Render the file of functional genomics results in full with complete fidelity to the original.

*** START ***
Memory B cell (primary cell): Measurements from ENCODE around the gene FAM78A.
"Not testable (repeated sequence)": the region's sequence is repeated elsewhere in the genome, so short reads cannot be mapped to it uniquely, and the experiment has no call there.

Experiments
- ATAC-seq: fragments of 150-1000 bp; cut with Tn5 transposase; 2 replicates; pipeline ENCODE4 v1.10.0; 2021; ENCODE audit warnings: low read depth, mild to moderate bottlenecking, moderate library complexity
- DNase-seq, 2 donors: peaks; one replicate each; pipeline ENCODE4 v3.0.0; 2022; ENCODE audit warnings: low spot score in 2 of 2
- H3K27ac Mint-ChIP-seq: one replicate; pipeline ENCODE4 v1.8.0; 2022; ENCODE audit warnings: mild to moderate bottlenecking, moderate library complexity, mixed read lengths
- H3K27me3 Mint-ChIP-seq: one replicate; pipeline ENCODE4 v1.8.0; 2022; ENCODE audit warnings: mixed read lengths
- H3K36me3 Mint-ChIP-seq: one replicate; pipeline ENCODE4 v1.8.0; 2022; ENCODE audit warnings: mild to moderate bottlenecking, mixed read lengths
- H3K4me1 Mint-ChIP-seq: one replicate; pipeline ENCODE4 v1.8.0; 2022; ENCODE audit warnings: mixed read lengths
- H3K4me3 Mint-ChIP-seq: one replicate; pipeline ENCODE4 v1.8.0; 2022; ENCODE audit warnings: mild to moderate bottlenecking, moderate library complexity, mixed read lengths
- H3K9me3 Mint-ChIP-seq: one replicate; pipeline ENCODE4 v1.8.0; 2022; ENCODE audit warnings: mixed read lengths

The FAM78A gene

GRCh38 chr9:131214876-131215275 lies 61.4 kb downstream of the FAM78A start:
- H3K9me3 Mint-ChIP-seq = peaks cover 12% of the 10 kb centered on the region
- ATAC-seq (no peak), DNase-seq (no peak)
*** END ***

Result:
Memory B cell (primary cell): Measurements from ENCODE around the gene FAM78A.
"Not testable (repeated sequence)": the region's sequence is repeated elsewhere in the genome, so short reads cannot be mapped to it uniquely, and the experiment has no call there.

Experiments
- ATAC-seq: fragments of 150-1000 bp; cut with Tn5 transposase; 2 replicates; pipeline ENCODE4 v1.10.0; 2021; ENCODE audit warnings: low read depth, mild to moderate bottlenecking, moderate library complexity
- DNase-seq, 2 donors: peaks; one replicate each; pipeline ENCODE4 v3.0.0; 2022; ENCODE audit warnings: low spot score in 2 of 2
- H3K27ac Mint-ChIP-seq: one replicate; pipeline ENCODE4 v1.8.0; 2022; ENCODE audit warnings: mild to moderate bottlenecking, moderate library complexity, mixed read lengths
- H3K27me3 Mint-ChIP-seq: one replicate; pipeline ENCODE4 v1.8.0; 2022; ENCODE audit warnings: mixed read lengths
- H3K36me3 Mint-ChIP-seq: one replicate; pipeline ENCODE4 v1.8.0; 2022; ENCODE audit warnings: mild to moderate bottlenecking, mixed read lengths
- H3K4me1 Mint-ChIP-seq: one replicate; pipeline ENCODE4 v1.8.0; 2022; ENCODE audit warnings: mixed read lengths
- H3K4me3 Mint-ChIP-seq: one replicate; pipeline ENCODE4 v1.8.0; 2022; ENCODE audit warnings: mild to moderate bottlenecking, moderate library complexity, mixed read lengths
- H3K9me3 Mint-ChIP-seq: one replicate; pipeline ENCODE4 v1.8.0; 2022; ENCODE audit warnings: mixed read lengths

The FAM78A gene

GRCh38 chr9:131214876-131215275 lies 61.4 kb downstream of the FAM78A start:
- H3K9me3 Mint-ChIP-seq = peaks cover 12% of the 10 kb centered on the region
- ATAC-seq (no peak), DNase-seq (no peak)